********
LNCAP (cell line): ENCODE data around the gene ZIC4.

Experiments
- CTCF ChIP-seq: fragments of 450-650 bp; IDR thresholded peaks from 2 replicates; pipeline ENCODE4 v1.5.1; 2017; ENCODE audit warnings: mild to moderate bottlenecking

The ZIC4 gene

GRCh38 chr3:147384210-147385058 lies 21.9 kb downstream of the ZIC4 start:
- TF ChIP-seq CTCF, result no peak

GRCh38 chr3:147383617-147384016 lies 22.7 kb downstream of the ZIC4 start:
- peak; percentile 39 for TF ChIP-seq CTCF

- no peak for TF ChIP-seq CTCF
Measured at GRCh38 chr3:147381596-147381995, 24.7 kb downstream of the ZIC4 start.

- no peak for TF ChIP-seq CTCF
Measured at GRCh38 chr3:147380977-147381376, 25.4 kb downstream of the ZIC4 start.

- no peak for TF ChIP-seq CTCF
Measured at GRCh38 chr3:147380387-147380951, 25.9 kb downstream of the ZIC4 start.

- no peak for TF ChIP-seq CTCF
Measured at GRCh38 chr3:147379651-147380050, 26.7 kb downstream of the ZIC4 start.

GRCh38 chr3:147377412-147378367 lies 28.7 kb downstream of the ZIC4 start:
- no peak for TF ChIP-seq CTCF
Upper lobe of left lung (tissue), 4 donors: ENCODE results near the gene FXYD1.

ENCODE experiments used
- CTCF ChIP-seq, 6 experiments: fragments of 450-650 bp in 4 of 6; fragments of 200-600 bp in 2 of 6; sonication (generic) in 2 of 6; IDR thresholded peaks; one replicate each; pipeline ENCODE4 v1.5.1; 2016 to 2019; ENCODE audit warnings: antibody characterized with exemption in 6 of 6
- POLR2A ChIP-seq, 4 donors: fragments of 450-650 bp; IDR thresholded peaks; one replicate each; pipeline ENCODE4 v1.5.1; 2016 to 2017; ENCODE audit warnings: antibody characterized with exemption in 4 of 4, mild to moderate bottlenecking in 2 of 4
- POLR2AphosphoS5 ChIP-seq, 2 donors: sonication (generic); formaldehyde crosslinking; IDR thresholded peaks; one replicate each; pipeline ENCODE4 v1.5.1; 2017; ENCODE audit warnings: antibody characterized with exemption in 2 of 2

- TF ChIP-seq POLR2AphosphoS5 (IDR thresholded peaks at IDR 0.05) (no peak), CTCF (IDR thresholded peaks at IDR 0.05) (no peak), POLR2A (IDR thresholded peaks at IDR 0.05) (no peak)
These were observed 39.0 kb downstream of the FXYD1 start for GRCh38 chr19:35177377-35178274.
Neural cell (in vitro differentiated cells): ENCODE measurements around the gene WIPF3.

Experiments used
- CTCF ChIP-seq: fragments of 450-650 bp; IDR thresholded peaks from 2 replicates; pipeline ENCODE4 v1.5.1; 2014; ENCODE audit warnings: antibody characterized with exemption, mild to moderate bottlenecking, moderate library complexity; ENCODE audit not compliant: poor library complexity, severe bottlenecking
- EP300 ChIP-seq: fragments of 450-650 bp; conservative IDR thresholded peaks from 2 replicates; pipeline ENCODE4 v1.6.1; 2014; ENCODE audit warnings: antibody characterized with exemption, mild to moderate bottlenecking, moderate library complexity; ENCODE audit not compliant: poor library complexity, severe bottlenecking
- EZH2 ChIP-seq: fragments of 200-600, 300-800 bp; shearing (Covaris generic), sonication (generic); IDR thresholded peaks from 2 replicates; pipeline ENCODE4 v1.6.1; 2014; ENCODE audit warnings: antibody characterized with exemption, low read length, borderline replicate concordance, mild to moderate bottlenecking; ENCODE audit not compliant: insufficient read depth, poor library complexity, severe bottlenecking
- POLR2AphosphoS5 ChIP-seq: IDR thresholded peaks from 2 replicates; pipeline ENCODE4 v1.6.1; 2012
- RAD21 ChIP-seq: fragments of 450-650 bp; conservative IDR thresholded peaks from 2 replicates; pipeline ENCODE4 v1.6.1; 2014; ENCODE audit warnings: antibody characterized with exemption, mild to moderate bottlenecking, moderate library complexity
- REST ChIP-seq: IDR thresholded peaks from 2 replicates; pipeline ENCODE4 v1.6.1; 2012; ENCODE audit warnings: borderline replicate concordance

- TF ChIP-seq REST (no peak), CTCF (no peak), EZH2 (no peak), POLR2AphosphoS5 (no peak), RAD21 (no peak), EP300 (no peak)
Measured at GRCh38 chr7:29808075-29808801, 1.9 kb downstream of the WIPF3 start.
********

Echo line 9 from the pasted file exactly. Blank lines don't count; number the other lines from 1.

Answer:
- no peak for TF ChIP-seq CTCF